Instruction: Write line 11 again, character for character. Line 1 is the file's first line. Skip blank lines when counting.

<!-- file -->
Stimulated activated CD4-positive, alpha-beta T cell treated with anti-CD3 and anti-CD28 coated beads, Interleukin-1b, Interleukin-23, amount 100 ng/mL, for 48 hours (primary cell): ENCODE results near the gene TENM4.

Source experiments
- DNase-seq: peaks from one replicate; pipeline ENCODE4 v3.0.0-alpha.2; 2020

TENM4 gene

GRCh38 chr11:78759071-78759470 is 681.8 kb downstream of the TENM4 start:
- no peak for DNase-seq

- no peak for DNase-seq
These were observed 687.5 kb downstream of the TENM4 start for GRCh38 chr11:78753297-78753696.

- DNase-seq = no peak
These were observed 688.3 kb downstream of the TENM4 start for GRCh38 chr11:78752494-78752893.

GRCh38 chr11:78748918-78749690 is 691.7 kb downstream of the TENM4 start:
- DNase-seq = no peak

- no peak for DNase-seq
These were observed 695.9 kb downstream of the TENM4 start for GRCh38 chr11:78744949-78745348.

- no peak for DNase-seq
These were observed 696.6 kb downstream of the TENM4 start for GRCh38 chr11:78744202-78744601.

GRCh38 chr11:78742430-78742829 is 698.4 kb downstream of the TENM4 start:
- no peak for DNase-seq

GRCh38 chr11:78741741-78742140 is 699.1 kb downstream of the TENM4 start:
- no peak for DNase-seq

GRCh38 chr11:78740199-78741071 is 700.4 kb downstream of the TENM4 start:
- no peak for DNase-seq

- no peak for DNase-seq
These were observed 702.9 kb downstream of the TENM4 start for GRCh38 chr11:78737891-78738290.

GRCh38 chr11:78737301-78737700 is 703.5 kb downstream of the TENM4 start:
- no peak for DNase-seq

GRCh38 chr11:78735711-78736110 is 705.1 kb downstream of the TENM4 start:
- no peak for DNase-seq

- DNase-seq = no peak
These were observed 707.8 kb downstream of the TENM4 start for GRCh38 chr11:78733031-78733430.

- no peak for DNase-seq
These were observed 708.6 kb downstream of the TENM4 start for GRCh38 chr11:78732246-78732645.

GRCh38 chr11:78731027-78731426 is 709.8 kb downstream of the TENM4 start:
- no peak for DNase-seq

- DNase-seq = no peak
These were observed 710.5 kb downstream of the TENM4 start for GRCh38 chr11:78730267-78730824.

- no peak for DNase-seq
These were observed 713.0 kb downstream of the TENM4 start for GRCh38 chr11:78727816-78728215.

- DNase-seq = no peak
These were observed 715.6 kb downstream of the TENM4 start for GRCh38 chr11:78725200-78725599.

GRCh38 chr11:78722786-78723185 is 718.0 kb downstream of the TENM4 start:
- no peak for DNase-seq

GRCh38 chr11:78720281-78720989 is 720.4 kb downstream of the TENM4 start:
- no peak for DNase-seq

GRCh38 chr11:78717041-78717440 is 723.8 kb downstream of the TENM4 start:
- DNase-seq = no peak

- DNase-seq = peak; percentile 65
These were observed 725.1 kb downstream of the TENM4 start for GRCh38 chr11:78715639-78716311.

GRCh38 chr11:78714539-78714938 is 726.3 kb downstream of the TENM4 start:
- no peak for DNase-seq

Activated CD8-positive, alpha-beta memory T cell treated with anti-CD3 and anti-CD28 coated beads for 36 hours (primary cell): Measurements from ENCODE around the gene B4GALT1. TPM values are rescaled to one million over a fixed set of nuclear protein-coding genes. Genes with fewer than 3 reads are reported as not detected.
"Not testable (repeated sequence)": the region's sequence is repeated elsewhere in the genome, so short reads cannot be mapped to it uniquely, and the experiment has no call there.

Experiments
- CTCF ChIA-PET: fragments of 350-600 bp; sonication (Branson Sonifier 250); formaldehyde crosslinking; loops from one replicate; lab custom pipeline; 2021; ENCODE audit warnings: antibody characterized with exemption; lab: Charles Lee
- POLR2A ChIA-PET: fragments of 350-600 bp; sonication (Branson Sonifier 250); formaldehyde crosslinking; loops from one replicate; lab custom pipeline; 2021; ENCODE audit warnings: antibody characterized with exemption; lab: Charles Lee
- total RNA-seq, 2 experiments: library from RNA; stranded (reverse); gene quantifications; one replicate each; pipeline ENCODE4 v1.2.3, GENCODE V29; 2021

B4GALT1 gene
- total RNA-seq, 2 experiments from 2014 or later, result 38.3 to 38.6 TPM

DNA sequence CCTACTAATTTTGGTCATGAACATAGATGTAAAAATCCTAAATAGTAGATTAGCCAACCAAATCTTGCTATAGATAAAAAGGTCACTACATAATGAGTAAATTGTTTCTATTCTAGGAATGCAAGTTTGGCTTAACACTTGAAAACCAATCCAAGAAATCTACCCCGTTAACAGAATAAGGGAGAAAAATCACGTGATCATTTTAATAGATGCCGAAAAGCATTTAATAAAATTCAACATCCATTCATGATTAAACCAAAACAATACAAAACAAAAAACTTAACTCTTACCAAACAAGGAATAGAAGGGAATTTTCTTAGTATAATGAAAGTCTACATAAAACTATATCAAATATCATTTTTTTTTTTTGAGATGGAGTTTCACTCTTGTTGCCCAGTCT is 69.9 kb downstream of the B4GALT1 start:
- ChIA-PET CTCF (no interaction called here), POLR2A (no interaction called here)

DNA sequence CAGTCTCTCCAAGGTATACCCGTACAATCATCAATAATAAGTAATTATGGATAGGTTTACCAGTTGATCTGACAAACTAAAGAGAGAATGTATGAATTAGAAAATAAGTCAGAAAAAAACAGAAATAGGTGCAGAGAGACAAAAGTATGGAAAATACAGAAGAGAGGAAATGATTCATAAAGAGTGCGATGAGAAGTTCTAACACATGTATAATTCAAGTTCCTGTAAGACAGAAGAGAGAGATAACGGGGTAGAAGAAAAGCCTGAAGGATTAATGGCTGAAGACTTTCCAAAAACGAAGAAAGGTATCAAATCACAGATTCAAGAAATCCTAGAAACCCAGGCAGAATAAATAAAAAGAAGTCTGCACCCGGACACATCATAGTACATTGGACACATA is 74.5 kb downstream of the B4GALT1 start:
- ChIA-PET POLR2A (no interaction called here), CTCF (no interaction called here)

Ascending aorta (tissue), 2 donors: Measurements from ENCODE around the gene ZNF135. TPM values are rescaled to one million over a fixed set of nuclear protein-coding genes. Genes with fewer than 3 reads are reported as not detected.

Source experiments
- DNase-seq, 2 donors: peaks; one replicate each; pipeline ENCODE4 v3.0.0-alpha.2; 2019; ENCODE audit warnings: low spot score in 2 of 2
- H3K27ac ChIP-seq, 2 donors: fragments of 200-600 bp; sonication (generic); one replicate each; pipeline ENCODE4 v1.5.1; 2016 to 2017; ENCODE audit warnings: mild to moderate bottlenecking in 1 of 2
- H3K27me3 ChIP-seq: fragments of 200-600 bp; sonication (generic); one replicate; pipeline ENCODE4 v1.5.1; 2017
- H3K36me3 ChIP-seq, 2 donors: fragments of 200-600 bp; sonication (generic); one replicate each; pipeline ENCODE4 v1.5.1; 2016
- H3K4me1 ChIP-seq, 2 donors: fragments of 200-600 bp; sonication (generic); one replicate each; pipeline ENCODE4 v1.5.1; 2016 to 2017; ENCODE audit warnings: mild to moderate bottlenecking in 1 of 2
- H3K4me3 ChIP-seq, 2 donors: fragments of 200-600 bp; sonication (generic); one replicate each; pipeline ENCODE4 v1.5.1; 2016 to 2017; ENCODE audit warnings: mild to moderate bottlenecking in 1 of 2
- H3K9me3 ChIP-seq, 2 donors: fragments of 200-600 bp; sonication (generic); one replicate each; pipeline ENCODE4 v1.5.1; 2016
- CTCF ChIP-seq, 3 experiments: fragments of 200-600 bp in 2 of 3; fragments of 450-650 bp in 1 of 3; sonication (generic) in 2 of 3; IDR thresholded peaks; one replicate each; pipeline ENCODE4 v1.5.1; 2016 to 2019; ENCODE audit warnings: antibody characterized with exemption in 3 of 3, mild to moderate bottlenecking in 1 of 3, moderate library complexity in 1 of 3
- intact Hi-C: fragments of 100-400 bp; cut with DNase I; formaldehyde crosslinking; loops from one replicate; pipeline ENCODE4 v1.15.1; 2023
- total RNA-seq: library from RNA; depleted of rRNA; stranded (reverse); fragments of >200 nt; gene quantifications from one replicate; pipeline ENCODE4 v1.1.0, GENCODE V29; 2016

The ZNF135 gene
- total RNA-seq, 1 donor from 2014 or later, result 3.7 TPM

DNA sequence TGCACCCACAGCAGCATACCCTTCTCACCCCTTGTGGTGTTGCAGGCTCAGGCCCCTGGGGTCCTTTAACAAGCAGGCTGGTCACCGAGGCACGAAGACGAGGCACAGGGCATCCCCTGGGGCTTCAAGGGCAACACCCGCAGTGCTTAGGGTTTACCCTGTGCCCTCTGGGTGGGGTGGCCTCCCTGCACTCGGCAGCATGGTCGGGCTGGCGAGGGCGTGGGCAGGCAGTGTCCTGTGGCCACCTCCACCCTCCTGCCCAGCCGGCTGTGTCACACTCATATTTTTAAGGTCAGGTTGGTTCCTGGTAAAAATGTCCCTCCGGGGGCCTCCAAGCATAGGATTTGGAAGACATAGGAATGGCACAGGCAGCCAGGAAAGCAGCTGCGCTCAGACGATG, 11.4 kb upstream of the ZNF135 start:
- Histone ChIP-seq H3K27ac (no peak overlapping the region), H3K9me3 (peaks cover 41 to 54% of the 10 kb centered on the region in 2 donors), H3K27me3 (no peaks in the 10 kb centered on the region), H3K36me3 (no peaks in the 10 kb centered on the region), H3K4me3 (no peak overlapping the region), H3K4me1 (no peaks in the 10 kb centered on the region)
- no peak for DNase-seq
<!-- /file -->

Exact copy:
GRCh38 chr11:78748918-78749690 is 691.7 kb downstream of the TENM4 start: